Okay, off my high horse now. Giddy yup.

      1. Shhhh, don’t tell Mike, but since you keep persisting (ie “if I was to trot up to the voting booth..) in all honestly, I really relate more to. . . Well, no. I really can’t say. However, the detail in … ahem. Um, never mind.

  3. Well, there’s a HUGE conversation happening right now about the % of Caldecotts awarded to men vs. women, in a field that is 95% women….but I won’t go there. I will say that Mike’s argument about Frith’s authentic depiction of muppets gives no credit to an artist who chooses to freely create the muppets as SHE sees them, not through the iron eyes of verisimilitude. So McClintock has my vote! And that she’s self-taught? Even better. Comic illustrators have won, (No, David!) Mike, so you’re not holding any water in your bucket…..

    1. For the record, No, David! Is a terrible book with a rotten message and the illustrations are ugly to boot.

      Gah, I hate that book. It is within spitting distance of my all-time most hated PB, Love You Forever.

      Anyhoo, thanks for commenting!

      1. For the record, Shannon wanted it to look like the drawings he made when he was the age of the protagonist and heard nothing (at least from his perspective) but “NO, David!” from parental units and others. That picture book story truly lives in the head of that young boy. It’s why so many kids love it. They empathize so completely with that kid. I think you’re just upset that I didn’t vote for your argument. Glad to see you didn’t take issue with my comment about the skewed awards for male illustrators…..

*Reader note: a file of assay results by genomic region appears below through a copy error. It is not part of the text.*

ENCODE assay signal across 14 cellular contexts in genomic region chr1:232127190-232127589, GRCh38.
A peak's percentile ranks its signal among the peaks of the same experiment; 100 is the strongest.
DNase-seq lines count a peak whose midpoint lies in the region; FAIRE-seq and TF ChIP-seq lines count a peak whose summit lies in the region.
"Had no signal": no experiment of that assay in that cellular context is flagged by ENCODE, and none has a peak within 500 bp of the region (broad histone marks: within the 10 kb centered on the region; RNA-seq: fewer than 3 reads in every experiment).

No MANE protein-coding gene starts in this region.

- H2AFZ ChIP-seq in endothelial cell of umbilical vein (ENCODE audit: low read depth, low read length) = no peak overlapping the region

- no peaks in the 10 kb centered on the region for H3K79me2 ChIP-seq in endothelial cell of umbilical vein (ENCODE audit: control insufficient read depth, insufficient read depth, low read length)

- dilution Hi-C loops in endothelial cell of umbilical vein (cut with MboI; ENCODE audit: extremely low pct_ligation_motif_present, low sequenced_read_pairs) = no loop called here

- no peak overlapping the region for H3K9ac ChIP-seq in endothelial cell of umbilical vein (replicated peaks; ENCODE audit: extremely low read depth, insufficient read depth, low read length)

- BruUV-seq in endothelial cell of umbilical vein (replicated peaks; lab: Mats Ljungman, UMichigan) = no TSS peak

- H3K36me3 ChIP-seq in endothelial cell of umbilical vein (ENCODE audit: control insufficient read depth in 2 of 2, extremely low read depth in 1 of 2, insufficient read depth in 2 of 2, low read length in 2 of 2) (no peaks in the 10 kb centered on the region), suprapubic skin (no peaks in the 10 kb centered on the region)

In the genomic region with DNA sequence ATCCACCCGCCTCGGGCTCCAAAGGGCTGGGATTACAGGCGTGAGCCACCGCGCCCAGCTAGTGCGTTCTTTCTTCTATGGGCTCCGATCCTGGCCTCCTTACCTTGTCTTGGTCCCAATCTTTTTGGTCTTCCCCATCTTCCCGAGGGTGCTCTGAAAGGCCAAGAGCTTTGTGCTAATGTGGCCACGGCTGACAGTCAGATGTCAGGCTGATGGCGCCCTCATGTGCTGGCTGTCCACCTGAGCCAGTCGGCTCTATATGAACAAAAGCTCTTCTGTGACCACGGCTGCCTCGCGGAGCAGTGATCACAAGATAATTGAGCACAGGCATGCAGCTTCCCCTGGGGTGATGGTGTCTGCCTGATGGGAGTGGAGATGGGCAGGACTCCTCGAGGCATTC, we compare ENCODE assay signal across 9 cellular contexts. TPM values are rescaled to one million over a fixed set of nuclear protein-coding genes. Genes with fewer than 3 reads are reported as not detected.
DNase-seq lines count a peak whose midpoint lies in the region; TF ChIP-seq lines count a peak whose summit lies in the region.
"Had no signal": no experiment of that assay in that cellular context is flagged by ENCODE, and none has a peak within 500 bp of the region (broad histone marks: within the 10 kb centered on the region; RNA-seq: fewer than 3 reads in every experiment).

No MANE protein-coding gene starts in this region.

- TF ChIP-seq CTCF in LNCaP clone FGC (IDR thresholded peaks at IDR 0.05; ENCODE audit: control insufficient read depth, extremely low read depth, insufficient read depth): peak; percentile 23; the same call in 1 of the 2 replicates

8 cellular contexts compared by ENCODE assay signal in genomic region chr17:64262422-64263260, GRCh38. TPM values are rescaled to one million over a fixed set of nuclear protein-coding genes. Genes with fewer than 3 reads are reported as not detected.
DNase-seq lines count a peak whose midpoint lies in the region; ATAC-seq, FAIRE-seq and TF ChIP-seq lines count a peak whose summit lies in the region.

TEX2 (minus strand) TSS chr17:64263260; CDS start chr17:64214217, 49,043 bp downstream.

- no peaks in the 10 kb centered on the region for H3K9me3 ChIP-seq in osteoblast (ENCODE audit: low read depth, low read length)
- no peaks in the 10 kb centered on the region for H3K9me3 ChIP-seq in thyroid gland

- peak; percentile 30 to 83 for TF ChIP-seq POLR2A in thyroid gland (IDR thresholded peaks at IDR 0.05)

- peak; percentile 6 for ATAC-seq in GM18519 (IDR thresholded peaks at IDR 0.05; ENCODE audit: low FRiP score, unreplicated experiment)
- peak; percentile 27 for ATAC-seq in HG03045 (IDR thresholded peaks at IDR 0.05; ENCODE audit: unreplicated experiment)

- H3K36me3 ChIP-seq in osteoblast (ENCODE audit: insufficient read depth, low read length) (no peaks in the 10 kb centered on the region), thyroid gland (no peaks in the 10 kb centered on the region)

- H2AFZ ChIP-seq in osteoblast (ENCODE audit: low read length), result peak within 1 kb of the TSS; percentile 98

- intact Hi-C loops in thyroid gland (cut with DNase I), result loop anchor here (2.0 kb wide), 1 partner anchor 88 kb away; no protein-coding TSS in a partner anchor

4. I like, Mike, how this is a debate about illustrators not getting their due via award recognition, and yet somehow you *still* find a way to insert your loathing of “Love You Forever”! Of course I am in total agreement with said abhorrence, but still it’s comical.

    I’m Team Frith btw. And question: did the inimitable Jessie Willcox Smith ever win a Caldecott? Don’t think so.

  5. Going with Cricket on this one … not that I know anything about either of these two artists or children’s books in general, but Barbara McClintock’s artwork is lush and subtle at the same time. a perfect combination. 😀

  6. We are now tied at 3-3. Come on, all you discerning readers, step up to the polling booth and cast your vote for the illustrator most deserving according to Caldecott standards (don’t be swayed by Muppet emotionalizing).

  7. I have to admit that I’m hands down on Cricket’s side with this one, Mike. Barbara McClintock all the way. I read tons of those garish (yes, garish) muppet books to my daughter. Ugh. Where’s the art, the subtlety, the beauty? I’d use the Frith muppet books as stepping stones to escape of the flooded basement. Case in point, Mike, the illustrations for your books are much more McClintock than Frith – I wonder why? Because they’re better.